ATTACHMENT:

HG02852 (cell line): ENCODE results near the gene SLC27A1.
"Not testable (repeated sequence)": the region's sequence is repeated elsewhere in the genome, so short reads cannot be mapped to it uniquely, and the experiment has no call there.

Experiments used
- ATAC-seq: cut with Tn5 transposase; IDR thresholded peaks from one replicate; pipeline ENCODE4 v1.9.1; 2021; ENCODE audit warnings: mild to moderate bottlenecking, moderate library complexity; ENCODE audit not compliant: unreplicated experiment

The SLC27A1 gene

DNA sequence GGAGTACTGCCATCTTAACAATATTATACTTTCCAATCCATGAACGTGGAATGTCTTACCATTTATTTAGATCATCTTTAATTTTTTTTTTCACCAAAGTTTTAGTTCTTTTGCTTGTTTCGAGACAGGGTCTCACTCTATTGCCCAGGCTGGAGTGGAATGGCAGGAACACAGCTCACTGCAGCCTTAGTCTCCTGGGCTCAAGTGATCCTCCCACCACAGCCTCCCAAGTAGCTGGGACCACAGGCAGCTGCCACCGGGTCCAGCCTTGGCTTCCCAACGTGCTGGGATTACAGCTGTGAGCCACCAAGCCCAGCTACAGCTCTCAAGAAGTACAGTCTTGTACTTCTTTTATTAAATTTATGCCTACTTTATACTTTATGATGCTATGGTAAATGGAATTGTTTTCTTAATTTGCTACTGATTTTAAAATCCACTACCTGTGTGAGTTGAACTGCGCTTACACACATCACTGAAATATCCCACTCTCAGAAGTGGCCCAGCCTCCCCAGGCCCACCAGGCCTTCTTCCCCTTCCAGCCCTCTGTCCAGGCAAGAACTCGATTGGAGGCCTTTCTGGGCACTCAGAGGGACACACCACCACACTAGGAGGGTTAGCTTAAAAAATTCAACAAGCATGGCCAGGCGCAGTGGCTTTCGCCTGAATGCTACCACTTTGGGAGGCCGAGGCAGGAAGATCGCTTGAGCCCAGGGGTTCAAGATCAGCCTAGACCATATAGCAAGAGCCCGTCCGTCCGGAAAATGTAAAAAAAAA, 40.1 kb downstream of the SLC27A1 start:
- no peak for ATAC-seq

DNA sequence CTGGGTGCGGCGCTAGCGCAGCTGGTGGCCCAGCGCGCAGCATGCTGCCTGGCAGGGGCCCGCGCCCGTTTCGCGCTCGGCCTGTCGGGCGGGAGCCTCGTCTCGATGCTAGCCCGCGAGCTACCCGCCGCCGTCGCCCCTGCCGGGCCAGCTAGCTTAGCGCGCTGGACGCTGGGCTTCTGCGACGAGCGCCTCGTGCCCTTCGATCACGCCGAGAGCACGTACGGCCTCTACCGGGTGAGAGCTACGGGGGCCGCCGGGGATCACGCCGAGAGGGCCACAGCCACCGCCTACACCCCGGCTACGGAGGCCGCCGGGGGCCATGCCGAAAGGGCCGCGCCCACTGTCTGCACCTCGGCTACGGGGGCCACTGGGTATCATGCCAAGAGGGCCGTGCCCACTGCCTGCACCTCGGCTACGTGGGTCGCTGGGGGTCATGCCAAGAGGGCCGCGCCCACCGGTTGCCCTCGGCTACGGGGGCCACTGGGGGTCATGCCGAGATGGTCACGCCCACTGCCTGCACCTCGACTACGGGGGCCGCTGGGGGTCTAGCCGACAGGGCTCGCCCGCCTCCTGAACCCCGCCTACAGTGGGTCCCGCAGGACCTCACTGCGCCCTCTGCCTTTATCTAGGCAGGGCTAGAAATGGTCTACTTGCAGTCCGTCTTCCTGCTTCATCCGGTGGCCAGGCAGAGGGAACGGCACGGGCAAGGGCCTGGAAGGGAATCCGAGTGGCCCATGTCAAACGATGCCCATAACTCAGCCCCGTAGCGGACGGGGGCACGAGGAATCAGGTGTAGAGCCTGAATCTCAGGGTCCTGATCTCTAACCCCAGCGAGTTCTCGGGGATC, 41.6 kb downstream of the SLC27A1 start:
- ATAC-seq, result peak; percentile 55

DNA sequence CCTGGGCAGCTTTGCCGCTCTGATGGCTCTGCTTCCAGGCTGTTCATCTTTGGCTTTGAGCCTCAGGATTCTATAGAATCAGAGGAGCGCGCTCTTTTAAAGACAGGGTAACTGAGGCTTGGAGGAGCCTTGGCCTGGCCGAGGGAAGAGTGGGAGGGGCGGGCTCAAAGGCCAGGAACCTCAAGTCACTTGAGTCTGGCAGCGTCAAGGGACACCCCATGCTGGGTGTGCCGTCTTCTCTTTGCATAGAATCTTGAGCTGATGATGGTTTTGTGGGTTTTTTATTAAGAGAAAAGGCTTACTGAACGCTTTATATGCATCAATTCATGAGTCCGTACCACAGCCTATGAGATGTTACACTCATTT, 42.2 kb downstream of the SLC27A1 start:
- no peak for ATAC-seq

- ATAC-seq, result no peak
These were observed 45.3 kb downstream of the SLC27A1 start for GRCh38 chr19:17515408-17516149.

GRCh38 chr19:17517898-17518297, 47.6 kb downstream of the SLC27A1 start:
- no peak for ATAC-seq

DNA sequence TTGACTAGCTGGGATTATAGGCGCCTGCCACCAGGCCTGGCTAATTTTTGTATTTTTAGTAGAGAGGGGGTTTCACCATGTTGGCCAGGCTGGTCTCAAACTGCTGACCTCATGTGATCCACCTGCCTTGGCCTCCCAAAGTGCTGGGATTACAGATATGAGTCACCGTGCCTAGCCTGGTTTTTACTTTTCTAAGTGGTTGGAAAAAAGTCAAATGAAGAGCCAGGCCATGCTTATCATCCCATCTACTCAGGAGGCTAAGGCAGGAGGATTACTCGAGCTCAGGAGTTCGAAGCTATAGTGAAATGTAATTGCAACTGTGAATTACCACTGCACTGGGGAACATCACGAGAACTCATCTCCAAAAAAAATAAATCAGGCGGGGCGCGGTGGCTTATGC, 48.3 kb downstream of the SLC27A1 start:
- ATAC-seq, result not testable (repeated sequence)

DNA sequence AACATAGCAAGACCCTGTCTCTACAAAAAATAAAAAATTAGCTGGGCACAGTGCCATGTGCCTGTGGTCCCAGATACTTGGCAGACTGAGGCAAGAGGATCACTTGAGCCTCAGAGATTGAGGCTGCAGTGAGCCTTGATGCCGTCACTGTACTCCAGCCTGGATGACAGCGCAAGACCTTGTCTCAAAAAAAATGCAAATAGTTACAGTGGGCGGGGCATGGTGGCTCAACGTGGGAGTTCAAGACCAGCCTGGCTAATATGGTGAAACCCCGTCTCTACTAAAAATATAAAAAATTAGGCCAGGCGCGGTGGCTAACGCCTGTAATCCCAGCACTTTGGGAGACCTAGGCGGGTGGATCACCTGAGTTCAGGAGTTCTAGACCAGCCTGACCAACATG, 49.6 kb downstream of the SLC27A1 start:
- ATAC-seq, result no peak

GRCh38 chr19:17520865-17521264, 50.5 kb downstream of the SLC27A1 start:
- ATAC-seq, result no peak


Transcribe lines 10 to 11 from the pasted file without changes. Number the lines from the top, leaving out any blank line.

DNA sequence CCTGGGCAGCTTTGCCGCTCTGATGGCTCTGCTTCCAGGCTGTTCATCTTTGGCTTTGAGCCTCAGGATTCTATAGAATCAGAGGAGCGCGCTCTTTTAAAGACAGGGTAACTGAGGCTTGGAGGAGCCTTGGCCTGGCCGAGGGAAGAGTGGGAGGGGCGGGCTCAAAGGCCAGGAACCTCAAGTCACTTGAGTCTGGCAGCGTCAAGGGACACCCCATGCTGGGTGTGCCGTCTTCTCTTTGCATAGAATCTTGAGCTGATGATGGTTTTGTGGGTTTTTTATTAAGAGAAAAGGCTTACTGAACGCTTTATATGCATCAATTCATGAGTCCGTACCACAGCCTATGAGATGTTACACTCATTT, 42.2 kb downstream of the SLC27A1 start:
- no peak for ATAC-seq